Then we have a really unusual dish that I have never seen before - the blotched snakehead fish with Chinese chives (S$42). You would think that it will be brown fish with bits of green, but no! This is apparently a very classic Shanghainese dish and technique in which the fish has been carefully sliced up so they look almost like noodles, or 鱼丝 in Mandarin. Unfortunately though, while impressive in technique, there were some bones in there (careful, especially for kids!) and I found the fish to be quite bland and it left behind an oily mouthfeel. 2/5
We then also tried the stir-fried Shanghai "Eight-Treasure" with chilli paste (S$23), which was a delight on the senses with the generous portions of beancurd, prawns, gingko nuts and other types of nuts in there. The chilli gave the dish quite a kick - don't underestimate its fire! Still, very yummy. 3.5/5
A dish that got us all curious was the deep-fried chicken wing stuffed with bird's nest (S$15/pc). Bird's nest used as a stuffing? Everyone was curious as to how that is like, but turns out the main component that the description did not mention was glutinous rice! And this made the wing incredibly yummy - it might look simple but man it was good. Everyone finished theirs in a jiffy. One of the crowd-pleasing favourites for sure. 4/5
And even though this deep-fried shredded cucumber and minced prawn balls (S$42) might look really unassuming and plain, it was again, a party in the mouth. The minced prawns were really bouncy and fresh, coupled with the refreshing cucumbers. The crunchy outer surface also made this really fun to eat. However I am not sure it warrants that price tag. 3.5/5
Alright, bear with me ok? Because this stew fillet of beef with kumquat in claypot (S$30) is worth reading about and trying. Apparently made during a Cooking Conference in Paris, it probably took inspiration from the French beef bourguignon (or perhaps even vice versa!). It was simply divine - the beef just melted in our mouths with the rich deep gravy. The kumquat, when taken a bite of and paired with some beef, created some sort of culinary fireworks. Just outstanding. 4.5/5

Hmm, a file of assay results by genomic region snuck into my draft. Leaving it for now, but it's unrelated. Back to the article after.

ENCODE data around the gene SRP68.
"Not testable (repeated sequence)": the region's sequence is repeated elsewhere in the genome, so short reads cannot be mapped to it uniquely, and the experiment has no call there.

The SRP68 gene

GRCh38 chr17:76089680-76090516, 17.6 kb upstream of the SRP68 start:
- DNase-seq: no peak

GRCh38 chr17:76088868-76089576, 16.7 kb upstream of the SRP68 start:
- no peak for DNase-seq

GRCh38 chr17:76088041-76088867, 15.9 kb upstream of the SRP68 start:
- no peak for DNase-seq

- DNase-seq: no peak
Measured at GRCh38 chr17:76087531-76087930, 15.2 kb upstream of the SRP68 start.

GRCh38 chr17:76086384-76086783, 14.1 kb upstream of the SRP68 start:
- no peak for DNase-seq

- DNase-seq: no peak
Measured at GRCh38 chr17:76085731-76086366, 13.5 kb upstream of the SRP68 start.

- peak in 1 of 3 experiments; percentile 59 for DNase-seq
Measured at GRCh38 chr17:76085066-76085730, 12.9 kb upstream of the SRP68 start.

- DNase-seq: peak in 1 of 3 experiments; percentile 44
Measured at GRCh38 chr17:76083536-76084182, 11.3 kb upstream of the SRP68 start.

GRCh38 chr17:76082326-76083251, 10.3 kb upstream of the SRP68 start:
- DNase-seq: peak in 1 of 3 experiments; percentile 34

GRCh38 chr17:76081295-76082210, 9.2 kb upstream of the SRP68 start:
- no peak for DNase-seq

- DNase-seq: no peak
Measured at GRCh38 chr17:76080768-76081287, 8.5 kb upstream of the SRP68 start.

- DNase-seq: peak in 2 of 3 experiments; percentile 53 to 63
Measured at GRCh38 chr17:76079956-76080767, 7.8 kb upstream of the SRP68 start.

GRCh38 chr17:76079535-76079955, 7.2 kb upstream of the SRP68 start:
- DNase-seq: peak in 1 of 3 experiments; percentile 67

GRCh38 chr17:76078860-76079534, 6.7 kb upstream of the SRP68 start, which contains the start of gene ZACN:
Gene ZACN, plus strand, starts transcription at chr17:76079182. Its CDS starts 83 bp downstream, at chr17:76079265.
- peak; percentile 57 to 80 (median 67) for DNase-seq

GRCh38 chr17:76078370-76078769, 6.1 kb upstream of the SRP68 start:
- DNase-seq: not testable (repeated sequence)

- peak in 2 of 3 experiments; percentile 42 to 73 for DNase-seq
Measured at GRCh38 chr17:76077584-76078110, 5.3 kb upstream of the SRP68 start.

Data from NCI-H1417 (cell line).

Lastly, we come to the classic Szechuan poached sliced fish in chilli oil (S$38 onwards) or "water cook fish" in Mandarin as a literal translation of 水煮鱼。White sliced fish swam in a vat of spicy Szechuan chilli oil made with peppercorns and assorted spices until we hauled it up into our mouths. It's actually not as spicy as it looked - there's more fragrance from the spice, than actual heat. This was a very 'shiok' dish for everyone to enjoy (especially with some rice). 3.5/5
Not on the menu but created by the Queen of Dim Sum, Master Chef GE Xian’e, we also tasted some of that delicious Pork Soup Dumplings 小笼包 (S$7) that Avenue Joffre is known for. I can taste why -- it's18 folds per dumpling with a skin so soft and tender with juicy pork bursting inside. 4/5
We ended the meal with little sweet treats that's not on the menu - a small walnut and date cake and a red bean glutinous rice roll. They were a little stale by the time we got to them, but still tasted delicious and delicate. If only we have some space to sample actual desserts, but never mind - I'll go back again next time!
Here's me with Ms-SkinnyFat midway through our tasting -- already starting to feel full! Great dining with her as usual.
Avenue Joffre is a worthwhile Chinese restaurant for you to bring your family or business partners for a treat and a taste of the best in Shanghainese and other types of Chinese cuisine. Get the Szechuan Fish or the beef stew, or order some rice to go with your pork belly and end off with some soup dumplings!
26 Sentosa Gateway, #02-137/138/139, Singapore 098138
(Entry by Festival Walk and Crockfords Tower, in between Syun and Osia.)
Mondays to Sundays 12pm – 4pm (last order 3:30pm), 6pm – 10pm (last order 9:30pm)
Thank you to Avenue Joffre for the invite.